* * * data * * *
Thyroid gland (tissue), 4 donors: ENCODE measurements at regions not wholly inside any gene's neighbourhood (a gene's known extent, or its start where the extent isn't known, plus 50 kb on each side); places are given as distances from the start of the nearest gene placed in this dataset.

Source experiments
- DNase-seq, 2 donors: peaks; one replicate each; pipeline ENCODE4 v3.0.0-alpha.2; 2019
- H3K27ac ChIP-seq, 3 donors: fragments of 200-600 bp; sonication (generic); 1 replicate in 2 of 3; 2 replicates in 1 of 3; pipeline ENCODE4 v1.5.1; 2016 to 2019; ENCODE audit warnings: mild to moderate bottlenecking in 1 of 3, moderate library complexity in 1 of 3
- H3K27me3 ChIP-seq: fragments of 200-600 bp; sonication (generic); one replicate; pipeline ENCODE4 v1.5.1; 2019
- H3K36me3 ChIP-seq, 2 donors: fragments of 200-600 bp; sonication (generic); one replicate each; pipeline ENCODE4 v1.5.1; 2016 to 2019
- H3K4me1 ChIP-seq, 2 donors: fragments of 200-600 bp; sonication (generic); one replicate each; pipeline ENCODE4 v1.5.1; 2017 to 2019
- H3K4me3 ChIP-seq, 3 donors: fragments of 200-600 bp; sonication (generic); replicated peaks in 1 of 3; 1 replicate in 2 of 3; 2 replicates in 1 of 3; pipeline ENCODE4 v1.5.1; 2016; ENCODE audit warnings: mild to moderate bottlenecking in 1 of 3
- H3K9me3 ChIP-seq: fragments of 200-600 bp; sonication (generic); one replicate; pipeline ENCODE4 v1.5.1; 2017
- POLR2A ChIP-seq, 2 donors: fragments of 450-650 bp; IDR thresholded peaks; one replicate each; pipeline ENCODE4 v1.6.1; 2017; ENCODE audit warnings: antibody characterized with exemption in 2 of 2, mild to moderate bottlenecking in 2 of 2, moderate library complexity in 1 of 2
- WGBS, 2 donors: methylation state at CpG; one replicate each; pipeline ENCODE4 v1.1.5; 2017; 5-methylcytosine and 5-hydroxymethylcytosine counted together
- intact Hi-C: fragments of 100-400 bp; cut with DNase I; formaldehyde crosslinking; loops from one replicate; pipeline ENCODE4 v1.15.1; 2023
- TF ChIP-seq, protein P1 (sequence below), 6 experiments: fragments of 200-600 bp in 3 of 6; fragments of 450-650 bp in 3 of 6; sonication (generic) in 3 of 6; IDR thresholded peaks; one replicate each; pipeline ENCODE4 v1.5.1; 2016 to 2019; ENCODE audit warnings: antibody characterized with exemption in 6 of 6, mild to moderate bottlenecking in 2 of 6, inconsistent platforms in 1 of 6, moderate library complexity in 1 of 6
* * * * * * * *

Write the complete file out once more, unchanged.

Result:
Thyroid gland (tissue), 4 donors: ENCODE measurements at regions not wholly inside any gene's neighbourhood (a gene's known extent, or its start where the extent isn't known, plus 50 kb on each side); places are given as distances from the start of the nearest gene placed in this dataset.

Source experiments
- DNase-seq, 2 donors: peaks; one replicate each; pipeline ENCODE4 v3.0.0-alpha.2; 2019
- H3K27ac ChIP-seq, 3 donors: fragments of 200-600 bp; sonication (generic); 1 replicate in 2 of 3; 2 replicates in 1 of 3; pipeline ENCODE4 v1.5.1; 2016 to 2019; ENCODE audit warnings: mild to moderate bottlenecking in 1 of 3, moderate library complexity in 1 of 3
- H3K27me3 ChIP-seq: fragments of 200-600 bp; sonication (generic); one replicate; pipeline ENCODE4 v1.5.1; 2019
- H3K36me3 ChIP-seq, 2 donors: fragments of 200-600 bp; sonication (generic); one replicate each; pipeline ENCODE4 v1.5.1; 2016 to 2019
- H3K4me1 ChIP-seq, 2 donors: fragments of 200-600 bp; sonication (generic); one replicate each; pipeline ENCODE4 v1.5.1; 2017 to 2019
- H3K4me3 ChIP-seq, 3 donors: fragments of 200-600 bp; sonication (generic); replicated peaks in 1 of 3; 1 replicate in 2 of 3; 2 replicates in 1 of 3; pipeline ENCODE4 v1.5.1; 2016; ENCODE audit warnings: mild to moderate bottlenecking in 1 of 3
- H3K9me3 ChIP-seq: fragments of 200-600 bp; sonication (generic); one replicate; pipeline ENCODE4 v1.5.1; 2017
- POLR2A ChIP-seq, 2 donors: fragments of 450-650 bp; IDR thresholded peaks; one replicate each; pipeline ENCODE4 v1.6.1; 2017; ENCODE audit warnings: antibody characterized with exemption in 2 of 2, mild to moderate bottlenecking in 2 of 2, moderate library complexity in 1 of 2
- WGBS, 2 donors: methylation state at CpG; one replicate each; pipeline ENCODE4 v1.1.5; 2017; 5-methylcytosine and 5-hydroxymethylcytosine counted together
- intact Hi-C: fragments of 100-400 bp; cut with DNase I; formaldehyde crosslinking; loops from one replicate; pipeline ENCODE4 v1.15.1; 2023
- TF ChIP-seq, protein P1 (sequence below), 6 experiments: fragments of 200-600 bp in 3 of 6; fragments of 450-650 bp in 3 of 6; sonication (generic) in 3 of 6; IDR thresholded peaks; one replicate each; pipeline ENCODE4 v1.5.1; 2016 to 2019; ENCODE audit warnings: antibody characterized with exemption in 6 of 6, mild to moderate bottlenecking in 2 of 6, inconsistent platforms in 1 of 6, moderate library complexity in 1 of 6